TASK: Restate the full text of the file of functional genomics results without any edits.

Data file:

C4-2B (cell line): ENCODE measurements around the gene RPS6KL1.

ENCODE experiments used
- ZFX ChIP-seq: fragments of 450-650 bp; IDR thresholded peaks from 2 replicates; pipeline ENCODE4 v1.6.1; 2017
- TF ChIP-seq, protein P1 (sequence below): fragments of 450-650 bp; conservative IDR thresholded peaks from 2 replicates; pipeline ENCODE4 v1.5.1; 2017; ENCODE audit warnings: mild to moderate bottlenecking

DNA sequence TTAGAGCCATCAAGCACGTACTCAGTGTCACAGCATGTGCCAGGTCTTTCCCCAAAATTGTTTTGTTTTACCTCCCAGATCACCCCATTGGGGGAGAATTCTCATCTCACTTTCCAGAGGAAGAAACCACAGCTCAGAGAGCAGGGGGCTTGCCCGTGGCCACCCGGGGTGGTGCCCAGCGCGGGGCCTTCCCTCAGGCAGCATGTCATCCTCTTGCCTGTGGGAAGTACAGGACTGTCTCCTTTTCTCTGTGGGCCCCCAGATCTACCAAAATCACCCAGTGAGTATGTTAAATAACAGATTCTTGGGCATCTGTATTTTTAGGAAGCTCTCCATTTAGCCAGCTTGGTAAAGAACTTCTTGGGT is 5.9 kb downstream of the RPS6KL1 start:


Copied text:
C4-2B (cell line): ENCODE measurements around the gene RPS6KL1.

ENCODE experiments used
- ZFX ChIP-seq: fragments of 450-650 bp; IDR thresholded peaks from 2 replicates; pipeline ENCODE4 v1.6.1; 2017
- TF ChIP-seq, protein P1 (sequence below): fragments of 450-650 bp; conservative IDR thresholded peaks from 2 replicates; pipeline ENCODE4 v1.5.1; 2017; ENCODE audit warnings: mild to moderate bottlenecking

DNA sequence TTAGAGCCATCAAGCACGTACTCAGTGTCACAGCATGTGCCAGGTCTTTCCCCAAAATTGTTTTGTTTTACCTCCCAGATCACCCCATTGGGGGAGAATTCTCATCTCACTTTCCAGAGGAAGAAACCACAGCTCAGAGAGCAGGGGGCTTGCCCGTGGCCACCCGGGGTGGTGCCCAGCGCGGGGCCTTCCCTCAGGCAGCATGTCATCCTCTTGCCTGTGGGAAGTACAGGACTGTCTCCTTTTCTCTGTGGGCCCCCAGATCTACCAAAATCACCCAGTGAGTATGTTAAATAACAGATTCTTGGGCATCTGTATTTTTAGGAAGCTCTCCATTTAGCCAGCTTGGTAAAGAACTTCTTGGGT is 5.9 kb downstream of the RPS6KL1 start: